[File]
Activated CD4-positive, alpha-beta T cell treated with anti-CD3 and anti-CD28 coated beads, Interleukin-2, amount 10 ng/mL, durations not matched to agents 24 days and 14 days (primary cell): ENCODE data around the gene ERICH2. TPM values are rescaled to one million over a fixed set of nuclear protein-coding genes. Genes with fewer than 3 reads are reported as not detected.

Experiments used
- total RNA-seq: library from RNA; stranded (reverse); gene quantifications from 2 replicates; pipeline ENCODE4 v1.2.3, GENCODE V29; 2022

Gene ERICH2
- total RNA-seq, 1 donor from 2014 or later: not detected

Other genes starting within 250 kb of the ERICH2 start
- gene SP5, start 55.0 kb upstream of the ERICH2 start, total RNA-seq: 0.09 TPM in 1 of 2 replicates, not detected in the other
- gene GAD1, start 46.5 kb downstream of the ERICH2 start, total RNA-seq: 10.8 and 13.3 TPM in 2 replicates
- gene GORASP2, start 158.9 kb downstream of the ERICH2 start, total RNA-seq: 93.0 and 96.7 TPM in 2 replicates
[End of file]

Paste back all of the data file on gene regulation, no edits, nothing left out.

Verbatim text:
Activated CD4-positive, alpha-beta T cell treated with anti-CD3 and anti-CD28 coated beads, Interleukin-2, amount 10 ng/mL, durations not matched to agents 24 days and 14 days (primary cell): ENCODE data around the gene ERICH2. TPM values are rescaled to one million over a fixed set of nuclear protein-coding genes. Genes with fewer than 3 reads are reported as not detected.

Experiments used
- total RNA-seq: library from RNA; stranded (reverse); gene quantifications from 2 replicates; pipeline ENCODE4 v1.2.3, GENCODE V29; 2022

Gene ERICH2
- total RNA-seq, 1 donor from 2014 or later: not detected

Other genes starting within 250 kb of the ERICH2 start
- gene SP5, start 55.0 kb upstream of the ERICH2 start, total RNA-seq: 0.09 TPM in 1 of 2 replicates, not detected in the other
- gene GAD1, start 46.5 kb downstream of the ERICH2 start, total RNA-seq: 10.8 and 13.3 TPM in 2 replicates
- gene GORASP2, start 158.9 kb downstream of the ERICH2 start, total RNA-seq: 93.0 and 96.7 TPM in 2 replicates